DNA evidence reportedly included an olive-colored T-shirt that was “used to make a torch” that was found in the mine shaft with Erin. The prosecutor said in opening statements that Christopher Lee’s DNA was found on the shirt. A Sprite bottle with both the DNA of the victim and the accused was also found in the mine shaft.

Additionally, a propane tank was found in the bottom of the mine shaft as well as spent 22-caliber shell casings. A propane tank that matched the one found in the shaft was also found in the vehicle of the accused, as were matching shell casings. Also found with Erin was a garrote that was made with two pieces of rebar and some nylon rope, reports the Desert Sun.

Also found in Lee’s Jeep in the early stages of the investigation was nylon that matched that found on Erin, as well as some matching rebar. The Desert Sun reports that when Lee was first asked about the propane tank in his vehicle, he told investigators he was using it to blow up a mine shaft.

A garrote is a device referred to as a weapon used for capital punishment by the early Spanish, according to Dictionary.com. It refers to a collar-like device where the collar is applied to an individual until strangulation occurs. Wikipedia sources say that the American military used it in Puerto Rico until the early 1900s, when the 56th session of Congress discontinued it for the capital punishment of hanging.

Prosecutors from the Major Crimes Unit are charging Christopher Lee with California’s sentencing exception and special circumstance of “lying in wait.” This could make him eligible for capital punishment.

In the first day of trial, loved ones of Erin Corwin were put on the witness stand. The Erin Corwin Murder Trial blog reports that on Day 1 of the trial, Erin’s mother Lore Heavilin took the stand first. She testified on her last telephone conversation with Erin, one where she was planning an upcoming visit in the coming week.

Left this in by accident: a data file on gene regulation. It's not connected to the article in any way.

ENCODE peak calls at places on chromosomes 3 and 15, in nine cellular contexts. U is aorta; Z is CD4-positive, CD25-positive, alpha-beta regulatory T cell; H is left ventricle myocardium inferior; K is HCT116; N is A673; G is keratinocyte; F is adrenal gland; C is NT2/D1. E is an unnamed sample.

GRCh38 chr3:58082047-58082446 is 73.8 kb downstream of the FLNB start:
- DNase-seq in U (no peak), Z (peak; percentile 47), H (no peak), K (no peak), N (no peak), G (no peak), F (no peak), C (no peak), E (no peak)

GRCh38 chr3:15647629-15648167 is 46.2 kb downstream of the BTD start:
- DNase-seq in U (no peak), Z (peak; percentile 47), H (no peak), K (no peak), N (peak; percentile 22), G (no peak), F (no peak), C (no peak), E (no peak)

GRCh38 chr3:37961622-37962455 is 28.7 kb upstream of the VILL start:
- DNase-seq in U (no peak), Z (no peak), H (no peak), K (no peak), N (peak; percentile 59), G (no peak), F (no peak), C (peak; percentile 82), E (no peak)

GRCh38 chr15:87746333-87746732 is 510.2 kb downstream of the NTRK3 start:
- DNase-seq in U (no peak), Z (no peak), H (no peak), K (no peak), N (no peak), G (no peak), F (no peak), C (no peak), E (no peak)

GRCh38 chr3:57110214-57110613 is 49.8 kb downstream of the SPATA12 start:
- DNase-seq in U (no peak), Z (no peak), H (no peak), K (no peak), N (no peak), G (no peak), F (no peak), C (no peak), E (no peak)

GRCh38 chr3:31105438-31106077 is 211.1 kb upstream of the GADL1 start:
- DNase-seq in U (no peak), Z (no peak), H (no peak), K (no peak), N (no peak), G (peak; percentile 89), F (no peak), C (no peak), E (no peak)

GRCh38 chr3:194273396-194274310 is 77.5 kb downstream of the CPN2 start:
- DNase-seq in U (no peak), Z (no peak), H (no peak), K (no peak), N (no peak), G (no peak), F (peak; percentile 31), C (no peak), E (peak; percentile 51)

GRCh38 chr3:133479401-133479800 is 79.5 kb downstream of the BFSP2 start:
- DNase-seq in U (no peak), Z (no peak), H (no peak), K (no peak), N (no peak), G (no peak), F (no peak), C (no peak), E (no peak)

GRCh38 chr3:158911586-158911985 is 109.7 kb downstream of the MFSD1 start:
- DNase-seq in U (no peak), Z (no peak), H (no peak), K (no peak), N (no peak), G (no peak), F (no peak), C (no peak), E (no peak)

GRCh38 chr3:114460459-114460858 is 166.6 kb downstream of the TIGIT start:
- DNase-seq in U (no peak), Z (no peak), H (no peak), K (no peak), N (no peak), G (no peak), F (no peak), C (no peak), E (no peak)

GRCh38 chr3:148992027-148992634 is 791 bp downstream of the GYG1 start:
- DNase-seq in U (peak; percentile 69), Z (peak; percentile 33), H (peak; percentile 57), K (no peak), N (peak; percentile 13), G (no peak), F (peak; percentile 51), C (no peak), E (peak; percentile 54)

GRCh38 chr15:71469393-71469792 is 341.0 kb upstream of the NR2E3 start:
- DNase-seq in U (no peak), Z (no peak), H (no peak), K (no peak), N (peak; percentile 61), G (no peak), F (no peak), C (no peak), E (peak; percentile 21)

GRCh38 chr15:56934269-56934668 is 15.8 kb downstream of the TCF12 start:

Erin asked her to make some home cooked meals while she was there, and her mom told her the ingredients she would need to purchase in advance. Lore testified on Tuesday that when she arrived at the home to assist in the search for Erin, all of the ingredients had already been purchased. She would never see Erin alive again.

Erin’s husband, Jonathan Corwin also testified last week. He was questioned about his relationship with Erin and also about Erin’s relationship with her younger sister Trish, who had passed away when Erin was a child. Last on the stand for Tuesday’s testimony was Jessica Trentham, described as Erin’s best friend.

She may be the last loved one to have had a conversation with Erin, and had exchanged text messages with Erin on the day she went missing. Text messages revealed that Erin thought she was pregnant and had been planning on telling Chris Lee that day, who had arranged a surprise outing with Erin.

USA Today reports that Erin’s text messages read as follows.

“The location is only half the surprise. He said he’s honestly not sure how I’m going to react. Seriously, I don’t know why he would drag me to a very special place…for a big dumb surprise.”

According to USA Today, Jessica Trentham testified at the preliminary hearing of the case, saying that when she asked Erin if she thought she was getting a proposal. Erin texted in response, “Maybe” with “lots of exclamation points.”

In day two of the trial last week, neighbors of the Corwin family, as well as a mine expert, took the stand. Douglas Billings, 53, used images in June, 2014, to close in on the mine that Erin was found in.

Aisling Malakie, a neighbor also testified against the accused saying that Christopher Lee “talked about killing people” and also how to dispose of them frequently, reports the San Bernardino Sun.

“No one else I know talked about snapping necks and hiding bodies with coyotes. It wasn’t normal.”

When Malakie was asked how frequently Lee spoke of killing people, she testified, “More times than I can count.” Aisling also testified that she had asked Christopher’s wife, Nicole, at one point if she knew where Erin might be.